No major policy shift over 1 economic indicator: China
CHINA will not dramatically alter its economic policy because of any one economic indicator, Finance Minister Lou Jiwei said yesterday, in remarks that came days after many economists lowered growth forecasts having seen the latest set of weak data.
Mr Lou made the comments at a meeting of finance ministers and central-bank governors from the Group of 20 countries in Australia, according to a statement from the People's Bank of China, China's central bank.
"China will not make major policy adjustments due to a change in any one economic indicator," he said.
Economists dialled back their growth forecasts last week, after data showed that factory output last month had grown at its weakest pace in nearly six years.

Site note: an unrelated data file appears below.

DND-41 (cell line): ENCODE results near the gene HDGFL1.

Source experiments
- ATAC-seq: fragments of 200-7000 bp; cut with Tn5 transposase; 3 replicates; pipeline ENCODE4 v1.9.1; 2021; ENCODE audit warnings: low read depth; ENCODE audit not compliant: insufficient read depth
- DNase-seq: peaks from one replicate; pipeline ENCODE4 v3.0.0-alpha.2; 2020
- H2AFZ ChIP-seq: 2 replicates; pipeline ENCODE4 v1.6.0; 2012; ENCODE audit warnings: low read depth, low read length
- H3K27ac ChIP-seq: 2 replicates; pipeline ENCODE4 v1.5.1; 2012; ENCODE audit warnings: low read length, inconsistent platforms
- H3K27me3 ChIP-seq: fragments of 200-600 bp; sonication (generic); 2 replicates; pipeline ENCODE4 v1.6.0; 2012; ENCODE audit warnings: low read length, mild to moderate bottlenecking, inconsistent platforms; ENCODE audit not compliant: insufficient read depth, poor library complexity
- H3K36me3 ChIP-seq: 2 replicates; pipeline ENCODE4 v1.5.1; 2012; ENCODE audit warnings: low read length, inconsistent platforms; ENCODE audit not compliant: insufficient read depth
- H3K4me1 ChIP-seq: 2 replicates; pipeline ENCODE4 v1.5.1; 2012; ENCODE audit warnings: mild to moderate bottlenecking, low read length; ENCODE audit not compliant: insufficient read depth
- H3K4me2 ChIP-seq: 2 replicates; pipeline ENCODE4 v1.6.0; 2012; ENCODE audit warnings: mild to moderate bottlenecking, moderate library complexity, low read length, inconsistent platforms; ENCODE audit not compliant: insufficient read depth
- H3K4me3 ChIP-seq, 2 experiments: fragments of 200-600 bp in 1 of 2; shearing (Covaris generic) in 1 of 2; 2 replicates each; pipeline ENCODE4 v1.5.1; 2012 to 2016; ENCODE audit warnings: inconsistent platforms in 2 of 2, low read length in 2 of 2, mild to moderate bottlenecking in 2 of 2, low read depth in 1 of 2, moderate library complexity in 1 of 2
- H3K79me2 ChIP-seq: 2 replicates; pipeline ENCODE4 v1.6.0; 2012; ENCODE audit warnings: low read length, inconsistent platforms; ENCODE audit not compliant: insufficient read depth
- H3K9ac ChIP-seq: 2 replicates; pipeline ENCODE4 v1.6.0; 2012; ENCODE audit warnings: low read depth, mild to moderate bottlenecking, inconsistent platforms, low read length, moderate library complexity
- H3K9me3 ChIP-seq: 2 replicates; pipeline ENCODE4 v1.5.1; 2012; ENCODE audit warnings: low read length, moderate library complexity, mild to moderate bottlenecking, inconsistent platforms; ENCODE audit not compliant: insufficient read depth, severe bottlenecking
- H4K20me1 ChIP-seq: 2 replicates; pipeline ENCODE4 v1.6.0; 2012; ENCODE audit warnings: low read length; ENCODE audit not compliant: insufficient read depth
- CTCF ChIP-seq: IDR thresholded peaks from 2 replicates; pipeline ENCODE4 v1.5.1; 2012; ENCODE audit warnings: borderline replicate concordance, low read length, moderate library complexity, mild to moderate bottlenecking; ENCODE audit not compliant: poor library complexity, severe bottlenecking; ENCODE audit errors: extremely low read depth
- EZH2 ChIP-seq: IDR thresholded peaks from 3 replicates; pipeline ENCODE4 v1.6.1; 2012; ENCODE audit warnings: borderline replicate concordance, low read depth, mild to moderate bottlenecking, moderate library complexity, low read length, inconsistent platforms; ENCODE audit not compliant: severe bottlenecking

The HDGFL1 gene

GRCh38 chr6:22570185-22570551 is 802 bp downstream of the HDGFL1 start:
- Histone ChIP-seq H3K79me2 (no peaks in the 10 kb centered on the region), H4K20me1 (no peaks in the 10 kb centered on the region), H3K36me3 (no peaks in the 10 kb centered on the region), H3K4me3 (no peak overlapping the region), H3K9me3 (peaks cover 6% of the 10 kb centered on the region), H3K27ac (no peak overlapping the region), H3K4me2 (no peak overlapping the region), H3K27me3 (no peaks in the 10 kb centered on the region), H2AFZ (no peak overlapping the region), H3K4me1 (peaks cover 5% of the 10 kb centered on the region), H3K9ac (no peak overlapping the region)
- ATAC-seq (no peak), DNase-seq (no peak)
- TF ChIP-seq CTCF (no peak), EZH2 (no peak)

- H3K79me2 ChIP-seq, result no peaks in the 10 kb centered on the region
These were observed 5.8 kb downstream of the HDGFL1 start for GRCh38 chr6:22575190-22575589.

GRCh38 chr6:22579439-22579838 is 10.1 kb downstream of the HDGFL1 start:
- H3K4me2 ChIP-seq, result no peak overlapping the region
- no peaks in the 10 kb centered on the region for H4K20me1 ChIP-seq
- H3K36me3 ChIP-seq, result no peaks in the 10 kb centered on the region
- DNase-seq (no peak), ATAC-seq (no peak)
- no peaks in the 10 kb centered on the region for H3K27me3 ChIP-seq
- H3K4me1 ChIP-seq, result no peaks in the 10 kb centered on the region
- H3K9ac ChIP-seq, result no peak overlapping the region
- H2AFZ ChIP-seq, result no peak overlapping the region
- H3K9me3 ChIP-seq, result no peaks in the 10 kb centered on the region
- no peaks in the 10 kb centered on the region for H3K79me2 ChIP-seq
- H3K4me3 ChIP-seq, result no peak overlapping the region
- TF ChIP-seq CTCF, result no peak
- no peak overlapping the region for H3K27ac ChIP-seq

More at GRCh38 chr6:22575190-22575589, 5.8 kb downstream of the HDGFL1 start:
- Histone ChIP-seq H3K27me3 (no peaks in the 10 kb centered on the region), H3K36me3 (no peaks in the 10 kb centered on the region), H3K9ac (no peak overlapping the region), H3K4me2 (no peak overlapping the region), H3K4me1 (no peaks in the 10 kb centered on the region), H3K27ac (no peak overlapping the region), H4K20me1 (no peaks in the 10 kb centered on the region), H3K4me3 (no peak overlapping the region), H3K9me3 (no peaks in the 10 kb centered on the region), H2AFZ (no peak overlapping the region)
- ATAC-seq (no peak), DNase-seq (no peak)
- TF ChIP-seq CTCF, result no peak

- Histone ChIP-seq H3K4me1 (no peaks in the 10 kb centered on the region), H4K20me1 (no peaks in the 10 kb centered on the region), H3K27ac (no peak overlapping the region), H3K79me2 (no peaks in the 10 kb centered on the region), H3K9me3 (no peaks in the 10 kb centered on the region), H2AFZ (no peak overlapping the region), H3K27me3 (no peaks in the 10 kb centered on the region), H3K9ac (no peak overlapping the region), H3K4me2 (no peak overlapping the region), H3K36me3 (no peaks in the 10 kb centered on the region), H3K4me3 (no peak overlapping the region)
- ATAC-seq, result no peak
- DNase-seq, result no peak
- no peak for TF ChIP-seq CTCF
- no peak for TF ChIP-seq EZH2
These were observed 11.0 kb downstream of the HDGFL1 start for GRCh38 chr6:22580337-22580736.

China's total social financing aggregate, a broad measure of lending in the economy, was the weakest in nearly six years, data showed earlier this month, indicating that credit levels were far below average.
The country cannot rely on government spending to increase infrastructure investment, Mr Lou added.
The economic stimulus measures adopted by China to confront the international financial crisis boosted economic growth, but they also brought excess capacity, environmental pollution and the growth of local government debt, along with other problems, he said.
As a result, China cannot completely rely on public financial resources to make large-scale investments in infrastructure.
Macroeconomic policy will continue to focus on comprehensive goals, especially maintaining employment growth and stability in the price of goods, Mr Lou said.